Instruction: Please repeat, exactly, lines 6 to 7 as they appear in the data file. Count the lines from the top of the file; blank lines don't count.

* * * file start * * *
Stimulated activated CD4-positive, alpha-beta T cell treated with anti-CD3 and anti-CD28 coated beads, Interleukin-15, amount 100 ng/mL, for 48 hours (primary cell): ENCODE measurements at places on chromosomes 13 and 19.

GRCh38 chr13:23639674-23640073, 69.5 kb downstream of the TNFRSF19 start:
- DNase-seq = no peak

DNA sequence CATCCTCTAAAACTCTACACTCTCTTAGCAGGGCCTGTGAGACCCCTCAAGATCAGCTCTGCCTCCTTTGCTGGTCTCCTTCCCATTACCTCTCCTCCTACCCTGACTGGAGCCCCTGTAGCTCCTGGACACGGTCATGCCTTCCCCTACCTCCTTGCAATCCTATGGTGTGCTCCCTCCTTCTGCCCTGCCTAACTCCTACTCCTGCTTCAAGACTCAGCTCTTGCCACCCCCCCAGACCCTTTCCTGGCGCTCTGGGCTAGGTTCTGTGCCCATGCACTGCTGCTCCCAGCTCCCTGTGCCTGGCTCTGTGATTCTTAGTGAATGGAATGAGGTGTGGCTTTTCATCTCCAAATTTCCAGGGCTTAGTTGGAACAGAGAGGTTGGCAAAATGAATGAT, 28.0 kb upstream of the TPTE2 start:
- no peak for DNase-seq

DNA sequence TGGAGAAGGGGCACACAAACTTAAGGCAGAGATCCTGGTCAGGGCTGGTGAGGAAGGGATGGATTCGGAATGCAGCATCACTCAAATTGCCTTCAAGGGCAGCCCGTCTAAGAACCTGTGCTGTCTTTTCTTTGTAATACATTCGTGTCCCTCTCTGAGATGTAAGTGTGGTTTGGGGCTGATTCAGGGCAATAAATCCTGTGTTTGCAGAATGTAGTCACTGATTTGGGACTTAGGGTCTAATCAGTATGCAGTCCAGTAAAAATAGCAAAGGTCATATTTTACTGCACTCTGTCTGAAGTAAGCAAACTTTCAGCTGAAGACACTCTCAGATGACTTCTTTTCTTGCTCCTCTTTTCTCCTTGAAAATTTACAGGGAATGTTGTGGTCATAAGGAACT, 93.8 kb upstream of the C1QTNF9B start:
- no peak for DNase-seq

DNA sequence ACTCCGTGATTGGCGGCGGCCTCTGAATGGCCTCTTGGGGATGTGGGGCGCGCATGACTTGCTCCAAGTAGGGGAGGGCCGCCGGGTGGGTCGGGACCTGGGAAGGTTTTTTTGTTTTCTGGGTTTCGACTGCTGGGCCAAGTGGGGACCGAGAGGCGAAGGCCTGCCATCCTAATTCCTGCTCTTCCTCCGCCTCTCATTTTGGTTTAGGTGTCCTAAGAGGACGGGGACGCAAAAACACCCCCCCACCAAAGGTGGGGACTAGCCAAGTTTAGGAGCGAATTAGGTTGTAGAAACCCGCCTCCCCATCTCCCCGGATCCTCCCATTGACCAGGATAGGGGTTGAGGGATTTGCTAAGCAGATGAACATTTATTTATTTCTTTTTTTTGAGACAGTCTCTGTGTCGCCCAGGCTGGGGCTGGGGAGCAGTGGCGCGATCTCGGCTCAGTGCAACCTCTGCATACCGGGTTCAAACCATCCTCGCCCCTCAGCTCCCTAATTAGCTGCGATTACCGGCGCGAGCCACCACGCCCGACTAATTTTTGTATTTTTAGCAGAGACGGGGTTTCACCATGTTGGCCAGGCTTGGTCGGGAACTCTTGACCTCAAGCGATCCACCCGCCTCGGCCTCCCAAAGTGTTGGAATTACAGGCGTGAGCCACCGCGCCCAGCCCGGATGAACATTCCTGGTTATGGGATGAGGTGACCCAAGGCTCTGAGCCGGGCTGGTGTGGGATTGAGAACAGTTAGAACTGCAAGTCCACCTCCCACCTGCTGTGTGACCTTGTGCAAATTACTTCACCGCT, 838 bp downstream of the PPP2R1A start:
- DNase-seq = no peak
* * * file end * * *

DNA sequence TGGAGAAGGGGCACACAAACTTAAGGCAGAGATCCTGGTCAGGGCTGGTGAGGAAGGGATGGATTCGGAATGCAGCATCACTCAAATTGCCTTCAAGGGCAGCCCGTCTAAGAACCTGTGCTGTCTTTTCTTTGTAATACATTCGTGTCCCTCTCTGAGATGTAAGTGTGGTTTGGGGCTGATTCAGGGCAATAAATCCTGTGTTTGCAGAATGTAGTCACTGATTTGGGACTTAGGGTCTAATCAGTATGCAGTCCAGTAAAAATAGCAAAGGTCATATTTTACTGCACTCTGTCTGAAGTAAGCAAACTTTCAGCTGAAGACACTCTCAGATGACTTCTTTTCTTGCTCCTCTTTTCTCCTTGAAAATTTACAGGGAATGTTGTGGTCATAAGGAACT, 93.8 kb upstream of the C1QTNF9B start:
- no peak for DNase-seq